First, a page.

In NYC, hundreds of Landlord-Tenant cases are scheduled each day.  Comparable to debt collection lawsuits, many tenants fail to show up to court when scheduled.  It’s a difficult path to navigate: some people choose not to show up; others have a job that barely gets them by so they have to make the tough choice of going to work or going to court; others have extenuating circumstances that come up that cause them not to appear in court.  As a landlord, it isn’t easy, either.  Many of the landlords I’ve worked with come to me after three or four months of rent haven’t been paid, and they want quick resolution of their case.  Whether fortunately or unfortunately, the NYC court system has a process to deal with its cases, and a specific track to deal with landlord-tenant cases.

Generally, a landlord would have had to serve some kind of notice before the case can commence, whether a holdover or non-pay matter.  Assuming the time in the notice expired and the issue hasn’t been resolved, the landlord can then file and serve a Notice of Petition and Petition.  After filing the Notice of Petition and Petition, the court will have scheduled a date for the parties to appear, usually for a conference the first time.  If the parties cannot resolve the dispute during this first conference, the matter is generally scheduled for trial the next time.  It’s often in one of these two appearances that the landlord is in court, and the tenant has failed to appear.  Once the court clerk goes through the calendar and notes a non-appearance by the tenant, a default is entered.  As a landlord, you may have thought that was the end of the process, but it isn’t.  The court clerk will then give you a date to return for INQUEST.  An inquest is a hearing where you, as the plaintiff, have to prove to the court your case when the defendant has failed to appear.  That is, although the defendant-tenant didn’t show up, you still have to demonstrate to the court that you did everything you were supposed to do, and that you are entitled to the relief you’re seeking.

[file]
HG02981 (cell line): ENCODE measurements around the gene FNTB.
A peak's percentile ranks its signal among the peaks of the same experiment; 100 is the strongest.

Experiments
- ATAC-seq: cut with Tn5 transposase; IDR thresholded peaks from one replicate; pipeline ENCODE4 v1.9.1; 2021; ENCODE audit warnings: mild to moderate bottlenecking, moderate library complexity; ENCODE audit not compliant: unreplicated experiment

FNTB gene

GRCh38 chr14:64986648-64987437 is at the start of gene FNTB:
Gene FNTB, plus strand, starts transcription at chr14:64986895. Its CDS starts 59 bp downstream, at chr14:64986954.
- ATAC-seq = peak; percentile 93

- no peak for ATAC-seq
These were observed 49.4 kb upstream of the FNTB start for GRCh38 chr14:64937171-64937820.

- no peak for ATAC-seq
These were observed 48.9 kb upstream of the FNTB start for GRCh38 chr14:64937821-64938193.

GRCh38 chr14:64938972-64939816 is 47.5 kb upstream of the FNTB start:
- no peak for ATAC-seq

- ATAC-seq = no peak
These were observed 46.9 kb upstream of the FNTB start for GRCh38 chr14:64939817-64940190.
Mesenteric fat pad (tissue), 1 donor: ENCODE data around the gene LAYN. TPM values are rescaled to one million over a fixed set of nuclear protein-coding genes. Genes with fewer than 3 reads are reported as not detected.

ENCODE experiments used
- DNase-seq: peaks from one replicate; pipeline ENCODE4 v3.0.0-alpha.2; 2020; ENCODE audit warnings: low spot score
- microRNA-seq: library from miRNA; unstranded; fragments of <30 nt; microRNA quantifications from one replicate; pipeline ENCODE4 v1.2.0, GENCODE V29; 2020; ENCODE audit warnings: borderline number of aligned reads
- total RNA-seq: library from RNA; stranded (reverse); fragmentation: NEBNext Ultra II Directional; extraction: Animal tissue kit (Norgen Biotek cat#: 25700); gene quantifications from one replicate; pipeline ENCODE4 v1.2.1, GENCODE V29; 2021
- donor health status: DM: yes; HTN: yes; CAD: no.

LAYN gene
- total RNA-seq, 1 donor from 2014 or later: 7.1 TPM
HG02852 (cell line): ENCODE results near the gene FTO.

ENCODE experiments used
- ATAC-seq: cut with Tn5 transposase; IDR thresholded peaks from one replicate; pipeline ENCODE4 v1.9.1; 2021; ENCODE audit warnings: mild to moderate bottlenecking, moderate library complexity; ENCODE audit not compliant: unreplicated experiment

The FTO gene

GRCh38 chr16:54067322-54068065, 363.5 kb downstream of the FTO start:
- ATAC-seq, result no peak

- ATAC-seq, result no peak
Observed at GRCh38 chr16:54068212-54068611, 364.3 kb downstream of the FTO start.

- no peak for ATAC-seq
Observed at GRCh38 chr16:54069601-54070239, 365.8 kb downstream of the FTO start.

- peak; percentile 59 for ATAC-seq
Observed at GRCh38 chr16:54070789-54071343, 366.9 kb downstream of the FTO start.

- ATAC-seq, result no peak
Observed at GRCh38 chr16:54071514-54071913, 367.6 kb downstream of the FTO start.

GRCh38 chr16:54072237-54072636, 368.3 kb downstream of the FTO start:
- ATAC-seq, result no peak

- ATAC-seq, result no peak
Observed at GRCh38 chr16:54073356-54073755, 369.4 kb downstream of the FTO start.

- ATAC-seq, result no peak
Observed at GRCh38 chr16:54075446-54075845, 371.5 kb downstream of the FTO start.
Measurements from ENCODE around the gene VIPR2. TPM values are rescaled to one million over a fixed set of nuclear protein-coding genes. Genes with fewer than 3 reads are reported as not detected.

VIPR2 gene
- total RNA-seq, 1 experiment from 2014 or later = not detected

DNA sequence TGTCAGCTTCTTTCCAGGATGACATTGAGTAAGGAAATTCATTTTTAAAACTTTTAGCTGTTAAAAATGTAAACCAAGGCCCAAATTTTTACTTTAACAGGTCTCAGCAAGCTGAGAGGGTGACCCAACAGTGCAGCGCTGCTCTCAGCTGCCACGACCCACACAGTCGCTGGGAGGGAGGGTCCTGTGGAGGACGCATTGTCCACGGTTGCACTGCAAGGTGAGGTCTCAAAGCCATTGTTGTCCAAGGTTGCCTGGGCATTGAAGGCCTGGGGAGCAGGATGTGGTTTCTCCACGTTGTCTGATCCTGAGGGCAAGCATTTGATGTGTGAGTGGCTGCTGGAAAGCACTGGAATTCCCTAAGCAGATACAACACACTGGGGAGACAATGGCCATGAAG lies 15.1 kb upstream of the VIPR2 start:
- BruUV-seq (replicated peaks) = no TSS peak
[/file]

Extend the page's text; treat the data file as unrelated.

In the Landlord-Tenant inquest, especially for landlords without attorneys, the judge will help guide you through the inquest.  To give you an idea of what has to be addressed, you have to demonstrate the landlord-tenant relationship; what was the issue that caused the holdover/non-pay; whether you properly served the initial notice; whether you properly served the notice of petition and petition; and any damages you are requesting.  Be sure that your affidavits of service are complete and that service was proper.  Be sure that the building you own or manage isn’t subject to some special laws or codes.  Once you demonstrate your case, the judge will enter a judgment that you can then send to a city marshal for execution.

If you are a landlord and would like to discuss a matter you have, feel free to contact LORK.  LORK represents landlords in Queens and Brooklyn.

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